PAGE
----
“[The pandemic] has been one of the biggest educational disruptors in our history affecting 1.6 billion children at the peak of the pandemic in 2020. Many of these children are girls; many of them will never return to school; many of them will never even start,” Ms Grant told the Telegraph.

The UK has pledged £430m to the GPE – its biggest ever contribution – and Dominic Raab, the foreign secretary, has set out goals of getting 40 million more girls in school and 20 million more girls reading by age 10 in low- and lower- middle-income countries by 2026.

A schoolgirl receives lessons via Whatsapp in the district of Port Bouet in Abidjan, in the Ivory Coast - ISSOUF SANOGO/AFP
A schoolgirl receives lessons via Whatsapp in the district of Port Bouet in Abidjan, in the Ivory Coast - ISSOUF SANOGO/AFP

However, many critics have pointed out the contradiction in the government hosting the summit at a time when swingeing cuts to the foreign aid budget have hit reproductive health and nutrition programmes in developing countries. These will have a huge impact on girls' education, because hungry children cannot learn and pregnant schoolgirls often leave school.

“The UK government has pledged to stand up for the right of every girl in the world to have 12 years of quality education, calling it one of the smartest investments we can make, yet it is taking away a key enabler that helps keep girls in school,” said Simon Cooke, chief executive of MSI Reproductive Choices.

Julia Gillard, former prime minister of Australia and co-chair of the GPE, told the Telegraph in May that she hoped the UK would restore its aid budget as soon as possible. A vain hope, as earlier this month MPs voted to keep the cuts in place.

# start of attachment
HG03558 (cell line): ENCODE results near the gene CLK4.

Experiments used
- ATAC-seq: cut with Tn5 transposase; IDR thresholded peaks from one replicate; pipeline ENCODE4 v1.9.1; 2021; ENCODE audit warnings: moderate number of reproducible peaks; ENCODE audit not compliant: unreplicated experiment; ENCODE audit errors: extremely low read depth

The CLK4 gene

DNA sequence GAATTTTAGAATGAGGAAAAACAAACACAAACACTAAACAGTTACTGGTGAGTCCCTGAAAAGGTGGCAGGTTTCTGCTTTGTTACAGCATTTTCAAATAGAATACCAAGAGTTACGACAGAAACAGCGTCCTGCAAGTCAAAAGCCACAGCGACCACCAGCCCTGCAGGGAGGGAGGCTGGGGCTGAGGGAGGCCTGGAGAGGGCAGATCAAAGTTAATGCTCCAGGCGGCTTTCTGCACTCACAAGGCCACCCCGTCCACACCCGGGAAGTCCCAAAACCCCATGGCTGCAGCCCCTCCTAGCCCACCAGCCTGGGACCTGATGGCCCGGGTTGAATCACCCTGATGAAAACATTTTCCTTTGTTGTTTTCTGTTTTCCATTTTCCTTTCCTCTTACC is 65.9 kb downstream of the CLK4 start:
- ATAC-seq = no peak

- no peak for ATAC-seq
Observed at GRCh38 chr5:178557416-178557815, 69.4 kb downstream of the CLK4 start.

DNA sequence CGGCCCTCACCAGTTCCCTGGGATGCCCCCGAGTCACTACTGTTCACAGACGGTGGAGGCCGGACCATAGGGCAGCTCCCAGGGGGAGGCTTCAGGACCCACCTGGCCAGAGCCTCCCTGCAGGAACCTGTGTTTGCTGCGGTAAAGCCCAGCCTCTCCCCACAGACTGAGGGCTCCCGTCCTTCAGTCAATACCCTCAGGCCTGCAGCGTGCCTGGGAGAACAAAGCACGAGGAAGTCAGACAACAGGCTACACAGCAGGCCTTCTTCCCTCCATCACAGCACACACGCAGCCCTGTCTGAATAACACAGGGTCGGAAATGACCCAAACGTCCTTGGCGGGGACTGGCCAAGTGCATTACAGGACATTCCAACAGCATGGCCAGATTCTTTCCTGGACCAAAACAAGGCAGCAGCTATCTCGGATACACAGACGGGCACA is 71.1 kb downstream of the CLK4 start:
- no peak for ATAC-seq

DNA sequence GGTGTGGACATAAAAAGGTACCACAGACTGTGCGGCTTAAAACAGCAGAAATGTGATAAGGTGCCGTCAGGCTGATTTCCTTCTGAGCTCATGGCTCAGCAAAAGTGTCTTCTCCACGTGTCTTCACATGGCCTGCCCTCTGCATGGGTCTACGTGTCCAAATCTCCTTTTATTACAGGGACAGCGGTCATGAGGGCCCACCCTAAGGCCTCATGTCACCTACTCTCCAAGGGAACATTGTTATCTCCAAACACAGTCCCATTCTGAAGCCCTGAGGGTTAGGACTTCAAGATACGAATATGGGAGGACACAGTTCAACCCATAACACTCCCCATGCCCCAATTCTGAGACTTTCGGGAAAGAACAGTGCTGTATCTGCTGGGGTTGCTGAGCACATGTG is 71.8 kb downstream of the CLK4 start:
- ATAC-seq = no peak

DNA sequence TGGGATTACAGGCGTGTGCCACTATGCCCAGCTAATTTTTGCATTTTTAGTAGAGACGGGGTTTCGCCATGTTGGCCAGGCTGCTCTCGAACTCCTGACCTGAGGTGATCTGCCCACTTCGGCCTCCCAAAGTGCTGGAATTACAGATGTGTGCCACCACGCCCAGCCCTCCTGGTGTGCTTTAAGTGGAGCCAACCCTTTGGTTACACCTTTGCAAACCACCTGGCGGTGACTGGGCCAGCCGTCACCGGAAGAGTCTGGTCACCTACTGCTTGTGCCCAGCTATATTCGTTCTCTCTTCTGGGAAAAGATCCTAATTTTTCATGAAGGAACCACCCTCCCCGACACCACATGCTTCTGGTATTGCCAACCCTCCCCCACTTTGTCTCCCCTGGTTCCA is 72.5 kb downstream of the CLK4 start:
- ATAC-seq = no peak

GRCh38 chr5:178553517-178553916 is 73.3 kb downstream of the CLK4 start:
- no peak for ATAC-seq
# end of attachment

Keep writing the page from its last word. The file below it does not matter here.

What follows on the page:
Ms Grant said “the seismic impact of the pandemic" had meant the government had to make tough decisions. “But I think we've got to remember too, that we still have one of the largest aid budgets in the world… we will continue to be able to do an awful lot of really good work to move the dial on girls' education.”

In a briefing earlier this week Wendy Morton, minister for Europe and the Americas, highlighted the importance of educating girls, describing it as "one of the smartest investments we can make to lift people out of poverty, grow economies, create safer communities and build back better from the Covid-19 pandemic".

Alice Albright, chief executive of the GPE, said there had been great progress made in education over the last two decades but the pandemic had led to an “existential crisis”, particularly for the 20 million girls who may never return to school.

“But we can change this,” she said. “We are asking world leaders to raise your hand and pledge to fully funding GPE. This means developing country partners really leaning into domestic financing and continuing putting their own resources into education. This also means donor nations stepping up in the same way that the UK has,” she said.

However, Dr Sengeh said donor countries’ contributions were crucial.

“In Sierra Leone, a lot of the work that we are doing is thanks to donor funding - the UK has played a very critical role in our secondary education financing, whether that’s through textbooks, hygiene kits, provision of visual aids and for special needs. It’s very important,” he said.

Sierra Leone expanded its spending on education during the pandemic, said Dr Sengeh. “But all of that is still not going to be enough to do what we need to do.”